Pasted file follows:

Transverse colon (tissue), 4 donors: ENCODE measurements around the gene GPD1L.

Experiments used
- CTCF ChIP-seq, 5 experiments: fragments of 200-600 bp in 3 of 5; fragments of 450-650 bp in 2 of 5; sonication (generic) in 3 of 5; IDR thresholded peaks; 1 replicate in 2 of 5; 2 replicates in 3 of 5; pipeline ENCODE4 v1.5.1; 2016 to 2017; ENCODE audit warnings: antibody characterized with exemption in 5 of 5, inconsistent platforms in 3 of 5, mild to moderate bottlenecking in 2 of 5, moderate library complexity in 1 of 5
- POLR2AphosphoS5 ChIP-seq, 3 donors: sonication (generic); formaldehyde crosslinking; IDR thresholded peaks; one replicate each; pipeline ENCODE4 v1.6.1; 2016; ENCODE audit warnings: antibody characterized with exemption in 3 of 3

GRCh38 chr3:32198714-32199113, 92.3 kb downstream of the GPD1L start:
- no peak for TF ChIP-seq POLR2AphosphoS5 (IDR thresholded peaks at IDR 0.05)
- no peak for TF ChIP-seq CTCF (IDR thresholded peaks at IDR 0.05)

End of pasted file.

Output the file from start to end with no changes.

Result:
Transverse colon (tissue), 4 donors: ENCODE measurements around the gene GPD1L.

Experiments used
- CTCF ChIP-seq, 5 experiments: fragments of 200-600 bp in 3 of 5; fragments of 450-650 bp in 2 of 5; sonication (generic) in 3 of 5; IDR thresholded peaks; 1 replicate in 2 of 5; 2 replicates in 3 of 5; pipeline ENCODE4 v1.5.1; 2016 to 2017; ENCODE audit warnings: antibody characterized with exemption in 5 of 5, inconsistent platforms in 3 of 5, mild to moderate bottlenecking in 2 of 5, moderate library complexity in 1 of 5
- POLR2AphosphoS5 ChIP-seq, 3 donors: sonication (generic); formaldehyde crosslinking; IDR thresholded peaks; one replicate each; pipeline ENCODE4 v1.6.1; 2016; ENCODE audit warnings: antibody characterized with exemption in 3 of 3

GRCh38 chr3:32198714-32199113, 92.3 kb downstream of the GPD1L start:
- no peak for TF ChIP-seq POLR2AphosphoS5 (IDR thresholded peaks at IDR 0.05)
- no peak for TF ChIP-seq CTCF (IDR thresholded peaks at IDR 0.05)